As discussed above, prior to the 2023 revision, the victims’ willingness to resist sexual violence was an important requirement to charge the perpetrator with a crime. But the survey data shows that this was a highly unrealistic requirement. Only about 20% of the victims were able to physically resist during their assaults. Many reported that they fell into a “frozen state” and were “unable to understand what was happening to them” (58.3%), “unable to think straight” (32.5%), and were “unable to move” at all (38.8%), indicating that they were incapable of resisting.

The data also indicates that revictimization of individuals who asked for help was extremely common. When victims told others around them about their experiences, 23.5% were told that it was “no big deal” or “a common occurrence” and 14.9% were advised to forget about the incident and pretend that it had never happened. According to the respondents, 27.4% of the people who gave this advice were parents, 20.1% were friends, and 13.5% were work colleagues. Such attitudes and advice protect perpetrators, increase the likelihood of repeat offenses and make victims feel isolated. About a third, or 31.3%, told nobody at all about what happened (other than in this anonymous survey) because of the common tendency to portray sexual victimization as the victim’s fault. Indeed, many victims said they felt ashamed. Others felt vulnerable to retribution. One wrote, “Because the perpetrator is a relative, I am afraid of retaliation if I tell. I thought that talking about it would not solve anything. I don’t know where to go for help.”

Notably, only a few people reached out to professionals of any sort: 2.3% consulted a one-stop support center for sexual violence specialists or support groups, 2.2% a medical institution, 0.9% a lawyer or other legal specialist, and 10% the police, indicating that many victims suffer in silence. Of those who went to the police, in only 10% of these cases was the perpetrator found guilty, just 1% of the total number.

In Japan, the prevailing myth of rape assuming that the victim is at fault generates a vicious cycle in which the reality of serious harm is ignored, and then when victims speak out, they are subjected to bashing and even deeper psychological harm. Sadly, Japan as a whole has tolerated sexual violence and this abuse to a shocking degree, but there are signs of change. In the case of Johnny & Associates, the 2023 BBC documentary instigated an investigation by the United Nations Development Programme’s Business and Human Rights team that called for compensation and an apology to those who were abused as children by Johnny Kitagawa (AP 2023). Many companies have reportedly stopped using the firm’s talent in their advertisements in order not to be seen as complicit in the documented human rights violations.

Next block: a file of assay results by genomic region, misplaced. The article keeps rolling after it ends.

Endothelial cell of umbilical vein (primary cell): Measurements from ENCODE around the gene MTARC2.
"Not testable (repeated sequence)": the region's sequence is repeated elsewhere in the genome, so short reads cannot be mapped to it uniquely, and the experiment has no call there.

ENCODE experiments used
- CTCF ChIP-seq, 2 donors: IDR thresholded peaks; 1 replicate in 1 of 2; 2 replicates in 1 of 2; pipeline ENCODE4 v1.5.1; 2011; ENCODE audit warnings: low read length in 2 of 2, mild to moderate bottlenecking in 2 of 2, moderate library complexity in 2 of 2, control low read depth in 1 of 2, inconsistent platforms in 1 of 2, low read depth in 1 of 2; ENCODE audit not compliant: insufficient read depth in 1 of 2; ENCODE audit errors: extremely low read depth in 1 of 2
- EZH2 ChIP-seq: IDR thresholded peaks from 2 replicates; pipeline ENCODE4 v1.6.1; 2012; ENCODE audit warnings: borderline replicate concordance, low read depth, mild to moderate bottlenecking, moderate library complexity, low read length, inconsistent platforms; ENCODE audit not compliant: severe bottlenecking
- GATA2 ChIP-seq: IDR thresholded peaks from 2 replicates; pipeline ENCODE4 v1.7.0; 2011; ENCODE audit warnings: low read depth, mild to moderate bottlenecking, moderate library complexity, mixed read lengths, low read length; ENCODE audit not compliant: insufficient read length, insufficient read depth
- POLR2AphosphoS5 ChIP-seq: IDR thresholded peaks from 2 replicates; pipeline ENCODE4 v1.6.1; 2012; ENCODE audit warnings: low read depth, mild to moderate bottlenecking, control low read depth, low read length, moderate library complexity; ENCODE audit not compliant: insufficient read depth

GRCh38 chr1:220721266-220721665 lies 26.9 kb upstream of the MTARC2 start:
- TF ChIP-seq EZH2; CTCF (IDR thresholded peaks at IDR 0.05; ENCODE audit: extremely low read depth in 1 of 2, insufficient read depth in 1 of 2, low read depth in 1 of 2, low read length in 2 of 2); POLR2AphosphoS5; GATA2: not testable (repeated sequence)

The costs are not just psychological for many individual victims who are often unable to go to school or work, adversely impacting their lifelong human development and earnings. In the NHK survey, 7.5% of respondents said they had missed a significant number of school days and 2.2% quit school altogether. In addition, 24.3% of those affected in the workplace quit their jobs after being unable to go back to work at all (NHK 2023). Another 12.1% said they were no longer able to work full time. These numbers are significant. Based on NHK’s data, we estimated that these 11,526 responses of quitting jobs and full-time work involved economic losses amounting to some 2,534 billion yen. That’s how much income the victims could have earned if they had not been sexually victimized. Since the number of people who quit work or gave up full-time work is undoubtedly far larger than these 11,526 survey respondents, the overall costs to society are also much greater, especially in light of increasing labor shortages and the urgent need for firms to both recruit and retain more workers.

What Makes Sexual Violence Invisible?